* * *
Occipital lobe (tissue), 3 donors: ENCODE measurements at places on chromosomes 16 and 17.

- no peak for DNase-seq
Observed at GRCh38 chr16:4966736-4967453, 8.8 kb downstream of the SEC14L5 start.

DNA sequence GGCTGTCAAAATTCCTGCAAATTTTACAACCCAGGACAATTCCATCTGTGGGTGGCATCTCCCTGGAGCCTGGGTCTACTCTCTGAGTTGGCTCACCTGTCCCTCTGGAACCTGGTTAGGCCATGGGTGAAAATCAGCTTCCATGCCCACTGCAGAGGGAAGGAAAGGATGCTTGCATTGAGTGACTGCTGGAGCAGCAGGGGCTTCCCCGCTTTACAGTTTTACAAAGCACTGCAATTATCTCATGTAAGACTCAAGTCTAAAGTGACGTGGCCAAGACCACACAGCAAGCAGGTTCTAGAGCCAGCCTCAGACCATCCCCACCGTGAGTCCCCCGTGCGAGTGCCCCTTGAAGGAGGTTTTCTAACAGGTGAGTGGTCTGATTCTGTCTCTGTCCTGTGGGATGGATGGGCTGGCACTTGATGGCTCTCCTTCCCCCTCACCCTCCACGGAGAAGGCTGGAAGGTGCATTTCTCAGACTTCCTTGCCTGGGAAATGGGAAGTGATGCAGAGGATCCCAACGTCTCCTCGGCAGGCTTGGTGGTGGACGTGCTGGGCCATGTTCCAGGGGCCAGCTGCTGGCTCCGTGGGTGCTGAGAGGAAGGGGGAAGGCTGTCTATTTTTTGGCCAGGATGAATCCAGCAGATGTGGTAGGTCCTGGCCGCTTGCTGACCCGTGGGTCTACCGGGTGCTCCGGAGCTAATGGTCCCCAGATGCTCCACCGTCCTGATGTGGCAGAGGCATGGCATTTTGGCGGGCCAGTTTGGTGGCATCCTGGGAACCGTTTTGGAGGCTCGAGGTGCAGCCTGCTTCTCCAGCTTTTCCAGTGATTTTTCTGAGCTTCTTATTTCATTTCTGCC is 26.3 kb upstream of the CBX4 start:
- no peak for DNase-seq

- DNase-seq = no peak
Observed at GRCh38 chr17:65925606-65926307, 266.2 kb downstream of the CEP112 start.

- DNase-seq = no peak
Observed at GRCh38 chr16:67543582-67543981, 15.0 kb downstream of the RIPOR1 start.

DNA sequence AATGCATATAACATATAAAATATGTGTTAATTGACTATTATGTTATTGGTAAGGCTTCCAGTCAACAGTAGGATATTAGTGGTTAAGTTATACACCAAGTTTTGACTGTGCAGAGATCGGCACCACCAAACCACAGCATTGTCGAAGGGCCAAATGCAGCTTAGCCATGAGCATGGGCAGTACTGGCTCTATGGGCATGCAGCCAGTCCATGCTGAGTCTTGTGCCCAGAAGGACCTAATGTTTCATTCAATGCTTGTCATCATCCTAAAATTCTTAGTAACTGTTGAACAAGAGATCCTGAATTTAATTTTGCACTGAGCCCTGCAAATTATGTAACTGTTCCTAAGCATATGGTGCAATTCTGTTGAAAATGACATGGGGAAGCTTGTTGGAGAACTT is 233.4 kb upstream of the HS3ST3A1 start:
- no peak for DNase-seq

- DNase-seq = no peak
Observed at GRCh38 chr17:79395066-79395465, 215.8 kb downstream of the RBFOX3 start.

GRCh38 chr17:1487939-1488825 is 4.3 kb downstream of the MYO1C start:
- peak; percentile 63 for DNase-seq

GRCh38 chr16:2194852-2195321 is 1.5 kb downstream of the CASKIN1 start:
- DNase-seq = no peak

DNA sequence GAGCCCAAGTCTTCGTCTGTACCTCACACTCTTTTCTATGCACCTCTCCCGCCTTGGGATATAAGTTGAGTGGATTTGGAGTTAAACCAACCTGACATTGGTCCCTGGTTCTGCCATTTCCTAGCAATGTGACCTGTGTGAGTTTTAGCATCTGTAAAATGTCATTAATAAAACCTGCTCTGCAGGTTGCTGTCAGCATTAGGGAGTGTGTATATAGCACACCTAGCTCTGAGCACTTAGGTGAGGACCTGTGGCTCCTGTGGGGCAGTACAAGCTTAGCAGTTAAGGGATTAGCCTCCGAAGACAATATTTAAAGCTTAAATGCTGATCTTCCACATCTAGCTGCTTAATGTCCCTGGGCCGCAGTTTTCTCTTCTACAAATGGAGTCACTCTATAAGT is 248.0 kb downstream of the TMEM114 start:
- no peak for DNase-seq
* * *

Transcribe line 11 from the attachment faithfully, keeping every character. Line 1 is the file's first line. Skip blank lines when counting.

- no peak for DNase-seq